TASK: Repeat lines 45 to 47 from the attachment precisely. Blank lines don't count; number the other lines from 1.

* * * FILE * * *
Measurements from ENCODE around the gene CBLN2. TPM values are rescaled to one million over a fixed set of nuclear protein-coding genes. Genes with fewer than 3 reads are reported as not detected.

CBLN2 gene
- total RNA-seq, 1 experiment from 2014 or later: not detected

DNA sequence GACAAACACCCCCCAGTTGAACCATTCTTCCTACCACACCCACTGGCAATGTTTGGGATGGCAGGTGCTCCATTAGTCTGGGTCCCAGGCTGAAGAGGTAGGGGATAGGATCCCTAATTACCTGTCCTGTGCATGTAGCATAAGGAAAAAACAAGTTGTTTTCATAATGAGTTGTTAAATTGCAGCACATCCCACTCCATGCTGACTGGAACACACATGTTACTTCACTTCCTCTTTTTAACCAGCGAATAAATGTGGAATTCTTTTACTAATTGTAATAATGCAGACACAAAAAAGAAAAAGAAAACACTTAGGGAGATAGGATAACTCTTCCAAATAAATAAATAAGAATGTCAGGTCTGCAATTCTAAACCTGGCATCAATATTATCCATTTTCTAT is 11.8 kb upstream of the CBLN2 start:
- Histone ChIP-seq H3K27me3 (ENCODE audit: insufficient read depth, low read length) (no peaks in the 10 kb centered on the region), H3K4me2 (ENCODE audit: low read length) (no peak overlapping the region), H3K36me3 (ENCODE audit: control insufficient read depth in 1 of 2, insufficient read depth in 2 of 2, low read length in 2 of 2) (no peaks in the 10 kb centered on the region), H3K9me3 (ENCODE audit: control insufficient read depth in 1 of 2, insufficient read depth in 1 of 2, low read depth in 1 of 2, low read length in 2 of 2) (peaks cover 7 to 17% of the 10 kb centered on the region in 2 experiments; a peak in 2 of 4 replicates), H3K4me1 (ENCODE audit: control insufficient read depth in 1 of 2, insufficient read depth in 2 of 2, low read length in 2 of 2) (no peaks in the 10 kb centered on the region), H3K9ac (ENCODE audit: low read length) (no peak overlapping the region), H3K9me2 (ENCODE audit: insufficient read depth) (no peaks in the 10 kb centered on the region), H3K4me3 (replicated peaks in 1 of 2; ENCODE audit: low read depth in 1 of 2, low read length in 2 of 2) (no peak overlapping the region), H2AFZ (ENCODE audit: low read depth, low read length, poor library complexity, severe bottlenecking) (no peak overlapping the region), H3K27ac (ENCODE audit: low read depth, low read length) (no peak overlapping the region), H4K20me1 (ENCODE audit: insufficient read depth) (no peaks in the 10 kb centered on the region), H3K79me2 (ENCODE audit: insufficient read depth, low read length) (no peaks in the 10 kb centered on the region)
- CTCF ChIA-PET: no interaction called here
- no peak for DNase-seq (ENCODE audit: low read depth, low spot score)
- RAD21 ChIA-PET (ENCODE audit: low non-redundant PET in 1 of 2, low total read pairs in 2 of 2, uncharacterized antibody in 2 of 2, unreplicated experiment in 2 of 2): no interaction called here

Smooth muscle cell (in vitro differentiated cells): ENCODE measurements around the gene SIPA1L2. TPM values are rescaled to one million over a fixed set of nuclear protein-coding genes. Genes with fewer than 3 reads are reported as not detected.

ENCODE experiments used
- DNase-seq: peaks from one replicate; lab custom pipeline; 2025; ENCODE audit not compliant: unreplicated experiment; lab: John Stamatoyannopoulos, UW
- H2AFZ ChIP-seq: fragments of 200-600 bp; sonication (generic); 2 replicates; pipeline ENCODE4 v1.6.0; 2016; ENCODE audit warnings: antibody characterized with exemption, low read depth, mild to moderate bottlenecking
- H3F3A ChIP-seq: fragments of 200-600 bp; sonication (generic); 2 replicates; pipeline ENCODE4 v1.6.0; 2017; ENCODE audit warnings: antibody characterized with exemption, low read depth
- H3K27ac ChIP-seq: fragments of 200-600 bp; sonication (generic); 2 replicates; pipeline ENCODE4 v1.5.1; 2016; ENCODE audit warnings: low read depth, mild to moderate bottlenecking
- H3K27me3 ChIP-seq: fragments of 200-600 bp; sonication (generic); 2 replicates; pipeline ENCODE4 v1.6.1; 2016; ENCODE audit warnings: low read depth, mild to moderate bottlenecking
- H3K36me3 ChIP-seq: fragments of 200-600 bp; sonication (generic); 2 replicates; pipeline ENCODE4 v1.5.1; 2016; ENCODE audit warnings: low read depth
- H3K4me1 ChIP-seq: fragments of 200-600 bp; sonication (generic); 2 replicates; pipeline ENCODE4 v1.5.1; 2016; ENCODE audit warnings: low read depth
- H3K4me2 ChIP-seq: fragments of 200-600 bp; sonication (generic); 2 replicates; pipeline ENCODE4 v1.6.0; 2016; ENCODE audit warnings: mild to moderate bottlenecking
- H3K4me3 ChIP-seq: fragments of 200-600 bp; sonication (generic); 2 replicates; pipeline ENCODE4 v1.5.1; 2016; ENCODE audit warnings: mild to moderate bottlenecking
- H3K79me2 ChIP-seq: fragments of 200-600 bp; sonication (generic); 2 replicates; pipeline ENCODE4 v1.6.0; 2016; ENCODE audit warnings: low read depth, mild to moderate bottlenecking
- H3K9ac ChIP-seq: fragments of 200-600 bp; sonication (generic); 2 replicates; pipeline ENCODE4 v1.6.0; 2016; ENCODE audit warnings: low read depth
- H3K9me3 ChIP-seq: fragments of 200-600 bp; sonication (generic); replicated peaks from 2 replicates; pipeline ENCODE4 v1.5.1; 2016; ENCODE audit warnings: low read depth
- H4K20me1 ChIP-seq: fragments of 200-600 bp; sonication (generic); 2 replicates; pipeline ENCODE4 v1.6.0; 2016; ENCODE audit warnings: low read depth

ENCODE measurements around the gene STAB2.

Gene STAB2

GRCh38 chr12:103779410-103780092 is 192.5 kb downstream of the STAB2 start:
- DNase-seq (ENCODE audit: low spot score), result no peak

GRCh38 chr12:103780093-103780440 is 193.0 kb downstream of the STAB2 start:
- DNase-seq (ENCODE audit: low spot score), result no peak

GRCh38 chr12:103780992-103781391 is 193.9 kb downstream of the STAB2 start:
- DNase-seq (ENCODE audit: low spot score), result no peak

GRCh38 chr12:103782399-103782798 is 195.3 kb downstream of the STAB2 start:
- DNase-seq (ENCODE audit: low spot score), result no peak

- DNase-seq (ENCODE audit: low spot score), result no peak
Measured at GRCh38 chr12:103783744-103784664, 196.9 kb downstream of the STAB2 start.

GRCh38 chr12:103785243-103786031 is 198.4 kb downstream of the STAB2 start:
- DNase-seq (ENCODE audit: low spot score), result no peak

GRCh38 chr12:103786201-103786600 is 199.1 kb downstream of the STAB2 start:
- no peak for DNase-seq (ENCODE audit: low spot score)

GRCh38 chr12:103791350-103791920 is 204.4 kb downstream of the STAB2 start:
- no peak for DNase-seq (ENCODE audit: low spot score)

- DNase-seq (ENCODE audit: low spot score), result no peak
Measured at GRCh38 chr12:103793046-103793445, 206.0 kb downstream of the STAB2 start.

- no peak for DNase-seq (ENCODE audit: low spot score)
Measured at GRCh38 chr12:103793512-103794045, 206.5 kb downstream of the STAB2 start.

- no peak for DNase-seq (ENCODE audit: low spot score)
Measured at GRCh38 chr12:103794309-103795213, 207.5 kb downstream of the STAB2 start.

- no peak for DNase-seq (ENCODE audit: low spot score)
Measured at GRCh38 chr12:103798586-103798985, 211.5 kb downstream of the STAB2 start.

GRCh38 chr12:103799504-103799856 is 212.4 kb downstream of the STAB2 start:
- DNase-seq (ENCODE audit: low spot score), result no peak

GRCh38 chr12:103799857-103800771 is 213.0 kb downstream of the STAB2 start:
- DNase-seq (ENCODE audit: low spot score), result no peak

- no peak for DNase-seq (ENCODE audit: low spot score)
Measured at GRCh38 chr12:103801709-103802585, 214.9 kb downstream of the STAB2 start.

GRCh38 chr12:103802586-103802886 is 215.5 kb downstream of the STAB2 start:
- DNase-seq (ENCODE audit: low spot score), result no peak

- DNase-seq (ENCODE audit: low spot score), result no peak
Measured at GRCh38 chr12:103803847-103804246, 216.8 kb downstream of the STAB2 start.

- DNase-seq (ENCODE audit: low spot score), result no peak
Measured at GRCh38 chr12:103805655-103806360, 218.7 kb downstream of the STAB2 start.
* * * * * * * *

Measured at GRCh38 chr12:103793512-103794045, 206.5 kb downstream of the STAB2 start.

- no peak for DNase-seq (ENCODE audit: low spot score)
Measured at GRCh38 chr12:103794309-103795213, 207.5 kb downstream of the STAB2 start.